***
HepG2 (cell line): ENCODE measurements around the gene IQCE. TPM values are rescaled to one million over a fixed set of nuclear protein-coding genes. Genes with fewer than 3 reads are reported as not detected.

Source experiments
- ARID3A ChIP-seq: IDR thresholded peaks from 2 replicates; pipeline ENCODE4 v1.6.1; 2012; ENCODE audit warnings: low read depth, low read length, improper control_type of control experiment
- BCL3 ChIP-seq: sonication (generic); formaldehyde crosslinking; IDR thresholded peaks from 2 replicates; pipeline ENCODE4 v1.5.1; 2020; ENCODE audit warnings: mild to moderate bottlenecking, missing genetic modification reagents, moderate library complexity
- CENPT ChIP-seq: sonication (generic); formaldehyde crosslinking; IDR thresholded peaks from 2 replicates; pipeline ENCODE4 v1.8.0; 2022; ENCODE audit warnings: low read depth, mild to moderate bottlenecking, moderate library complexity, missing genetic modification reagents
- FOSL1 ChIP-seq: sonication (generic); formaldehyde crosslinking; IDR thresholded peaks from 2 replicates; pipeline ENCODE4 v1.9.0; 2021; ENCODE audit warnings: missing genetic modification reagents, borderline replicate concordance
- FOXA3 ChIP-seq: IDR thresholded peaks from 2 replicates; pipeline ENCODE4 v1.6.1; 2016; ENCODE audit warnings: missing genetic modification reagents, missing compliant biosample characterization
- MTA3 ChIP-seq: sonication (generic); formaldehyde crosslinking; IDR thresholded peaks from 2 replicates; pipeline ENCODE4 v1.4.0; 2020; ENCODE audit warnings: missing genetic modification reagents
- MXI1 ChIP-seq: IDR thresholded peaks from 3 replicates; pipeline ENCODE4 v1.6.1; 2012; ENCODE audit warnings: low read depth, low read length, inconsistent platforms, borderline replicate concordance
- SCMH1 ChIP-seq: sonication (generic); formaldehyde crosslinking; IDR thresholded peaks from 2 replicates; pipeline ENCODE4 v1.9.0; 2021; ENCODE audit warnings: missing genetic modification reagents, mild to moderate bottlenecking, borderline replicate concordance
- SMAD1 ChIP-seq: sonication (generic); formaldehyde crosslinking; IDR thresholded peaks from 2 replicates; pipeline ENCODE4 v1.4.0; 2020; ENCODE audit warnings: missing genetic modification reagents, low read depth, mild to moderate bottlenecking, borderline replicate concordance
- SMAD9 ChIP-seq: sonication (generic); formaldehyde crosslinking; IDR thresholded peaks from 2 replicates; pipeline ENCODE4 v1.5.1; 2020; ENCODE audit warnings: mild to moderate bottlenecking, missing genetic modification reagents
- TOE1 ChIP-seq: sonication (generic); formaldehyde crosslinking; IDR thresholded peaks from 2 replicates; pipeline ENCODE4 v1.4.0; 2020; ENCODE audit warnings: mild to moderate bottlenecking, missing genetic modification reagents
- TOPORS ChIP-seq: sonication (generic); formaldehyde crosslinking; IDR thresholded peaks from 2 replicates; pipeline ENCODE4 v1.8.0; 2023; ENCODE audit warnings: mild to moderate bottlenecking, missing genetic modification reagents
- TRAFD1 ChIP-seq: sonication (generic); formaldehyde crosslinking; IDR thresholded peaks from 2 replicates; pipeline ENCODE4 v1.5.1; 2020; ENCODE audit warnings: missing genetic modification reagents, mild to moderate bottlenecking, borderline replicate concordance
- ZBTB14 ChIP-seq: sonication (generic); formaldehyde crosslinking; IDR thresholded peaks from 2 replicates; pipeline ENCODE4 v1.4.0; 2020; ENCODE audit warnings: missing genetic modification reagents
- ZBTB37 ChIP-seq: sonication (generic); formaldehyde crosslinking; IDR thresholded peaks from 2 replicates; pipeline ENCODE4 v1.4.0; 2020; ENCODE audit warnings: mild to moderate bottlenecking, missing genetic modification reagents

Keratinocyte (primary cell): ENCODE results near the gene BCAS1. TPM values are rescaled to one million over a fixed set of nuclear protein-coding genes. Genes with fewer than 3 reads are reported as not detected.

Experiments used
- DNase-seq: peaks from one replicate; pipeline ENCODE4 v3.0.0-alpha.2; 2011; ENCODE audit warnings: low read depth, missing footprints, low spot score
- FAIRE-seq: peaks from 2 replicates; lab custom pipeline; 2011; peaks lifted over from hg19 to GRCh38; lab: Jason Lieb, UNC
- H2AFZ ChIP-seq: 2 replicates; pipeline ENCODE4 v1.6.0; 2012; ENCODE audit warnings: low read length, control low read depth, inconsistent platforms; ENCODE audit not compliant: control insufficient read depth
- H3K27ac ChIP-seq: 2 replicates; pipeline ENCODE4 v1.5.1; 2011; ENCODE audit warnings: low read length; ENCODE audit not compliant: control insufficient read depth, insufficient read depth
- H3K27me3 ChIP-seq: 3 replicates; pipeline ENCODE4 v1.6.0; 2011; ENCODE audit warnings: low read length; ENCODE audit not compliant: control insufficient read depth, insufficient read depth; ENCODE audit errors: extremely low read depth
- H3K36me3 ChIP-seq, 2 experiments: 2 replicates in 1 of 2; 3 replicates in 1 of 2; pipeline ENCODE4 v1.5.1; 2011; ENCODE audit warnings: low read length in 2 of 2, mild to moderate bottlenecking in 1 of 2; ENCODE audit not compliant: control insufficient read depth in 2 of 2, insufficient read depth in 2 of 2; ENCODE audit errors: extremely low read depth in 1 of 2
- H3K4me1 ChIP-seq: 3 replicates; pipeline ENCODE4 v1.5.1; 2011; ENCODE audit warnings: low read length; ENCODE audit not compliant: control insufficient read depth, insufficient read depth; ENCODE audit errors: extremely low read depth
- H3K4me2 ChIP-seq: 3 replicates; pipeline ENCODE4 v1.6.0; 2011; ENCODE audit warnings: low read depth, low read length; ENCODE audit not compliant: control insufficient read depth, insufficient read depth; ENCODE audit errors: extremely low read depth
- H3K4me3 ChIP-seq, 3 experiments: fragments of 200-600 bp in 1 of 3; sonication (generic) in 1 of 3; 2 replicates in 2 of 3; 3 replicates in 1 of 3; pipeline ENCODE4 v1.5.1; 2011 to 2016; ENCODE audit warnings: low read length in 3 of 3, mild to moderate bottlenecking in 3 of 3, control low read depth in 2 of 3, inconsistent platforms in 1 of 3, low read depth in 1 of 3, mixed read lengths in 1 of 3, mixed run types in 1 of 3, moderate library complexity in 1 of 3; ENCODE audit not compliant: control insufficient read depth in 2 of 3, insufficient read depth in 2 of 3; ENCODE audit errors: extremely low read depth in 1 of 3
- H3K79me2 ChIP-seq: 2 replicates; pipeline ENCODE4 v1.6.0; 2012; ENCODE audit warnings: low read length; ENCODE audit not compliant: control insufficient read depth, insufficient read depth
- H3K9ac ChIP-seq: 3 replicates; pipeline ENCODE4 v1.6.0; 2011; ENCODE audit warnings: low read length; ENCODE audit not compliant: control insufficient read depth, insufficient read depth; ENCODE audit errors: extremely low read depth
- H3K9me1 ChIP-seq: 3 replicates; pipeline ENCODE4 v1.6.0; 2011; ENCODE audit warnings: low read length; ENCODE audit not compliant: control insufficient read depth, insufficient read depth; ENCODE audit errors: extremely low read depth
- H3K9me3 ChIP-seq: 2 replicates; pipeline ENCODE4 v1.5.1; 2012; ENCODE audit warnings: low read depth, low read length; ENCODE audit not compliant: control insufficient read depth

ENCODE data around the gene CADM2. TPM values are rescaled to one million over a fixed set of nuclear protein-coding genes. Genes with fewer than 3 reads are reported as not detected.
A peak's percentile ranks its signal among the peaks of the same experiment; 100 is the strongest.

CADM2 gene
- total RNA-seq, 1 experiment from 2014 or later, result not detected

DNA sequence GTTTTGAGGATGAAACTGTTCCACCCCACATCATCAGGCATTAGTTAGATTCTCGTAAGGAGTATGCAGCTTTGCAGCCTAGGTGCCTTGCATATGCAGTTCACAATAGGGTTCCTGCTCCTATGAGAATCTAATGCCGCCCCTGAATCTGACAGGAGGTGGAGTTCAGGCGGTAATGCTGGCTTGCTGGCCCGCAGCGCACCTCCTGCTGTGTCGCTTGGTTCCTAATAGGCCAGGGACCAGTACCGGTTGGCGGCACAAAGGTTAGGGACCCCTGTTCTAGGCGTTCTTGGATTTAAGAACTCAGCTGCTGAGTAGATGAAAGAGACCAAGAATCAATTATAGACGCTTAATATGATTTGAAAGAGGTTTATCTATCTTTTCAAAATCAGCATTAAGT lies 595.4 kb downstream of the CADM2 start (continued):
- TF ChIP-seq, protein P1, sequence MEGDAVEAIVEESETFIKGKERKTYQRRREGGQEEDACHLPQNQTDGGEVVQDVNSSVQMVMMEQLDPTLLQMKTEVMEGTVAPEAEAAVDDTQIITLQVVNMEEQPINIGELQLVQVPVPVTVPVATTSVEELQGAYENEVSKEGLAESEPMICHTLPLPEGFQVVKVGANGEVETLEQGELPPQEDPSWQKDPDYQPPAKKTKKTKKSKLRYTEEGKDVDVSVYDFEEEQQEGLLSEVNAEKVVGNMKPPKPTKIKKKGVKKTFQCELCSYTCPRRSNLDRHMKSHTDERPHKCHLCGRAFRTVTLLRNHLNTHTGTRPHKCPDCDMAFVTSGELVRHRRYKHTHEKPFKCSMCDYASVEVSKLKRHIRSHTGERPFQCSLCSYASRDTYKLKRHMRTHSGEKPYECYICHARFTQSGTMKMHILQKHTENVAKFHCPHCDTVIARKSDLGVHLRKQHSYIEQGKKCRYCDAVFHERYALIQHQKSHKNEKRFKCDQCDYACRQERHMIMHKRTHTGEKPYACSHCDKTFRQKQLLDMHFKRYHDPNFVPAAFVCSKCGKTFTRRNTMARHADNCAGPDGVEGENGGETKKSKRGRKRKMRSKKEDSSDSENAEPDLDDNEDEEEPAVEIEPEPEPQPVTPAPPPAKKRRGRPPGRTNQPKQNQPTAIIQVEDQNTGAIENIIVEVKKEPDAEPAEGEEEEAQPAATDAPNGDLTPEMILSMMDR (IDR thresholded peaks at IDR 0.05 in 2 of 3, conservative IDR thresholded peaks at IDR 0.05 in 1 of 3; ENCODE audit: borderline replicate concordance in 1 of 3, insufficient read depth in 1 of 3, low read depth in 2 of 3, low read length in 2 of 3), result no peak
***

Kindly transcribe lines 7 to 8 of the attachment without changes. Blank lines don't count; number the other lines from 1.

- FOXA3 ChIP-seq: IDR thresholded peaks from 2 replicates; pipeline ENCODE4 v1.6.1; 2016; ENCODE audit warnings: missing genetic modification reagents, missing compliant biosample characterization
- MTA3 ChIP-seq: sonication (generic); formaldehyde crosslinking; IDR thresholded peaks from 2 replicates; pipeline ENCODE4 v1.4.0; 2020; ENCODE audit warnings: missing genetic modification reagents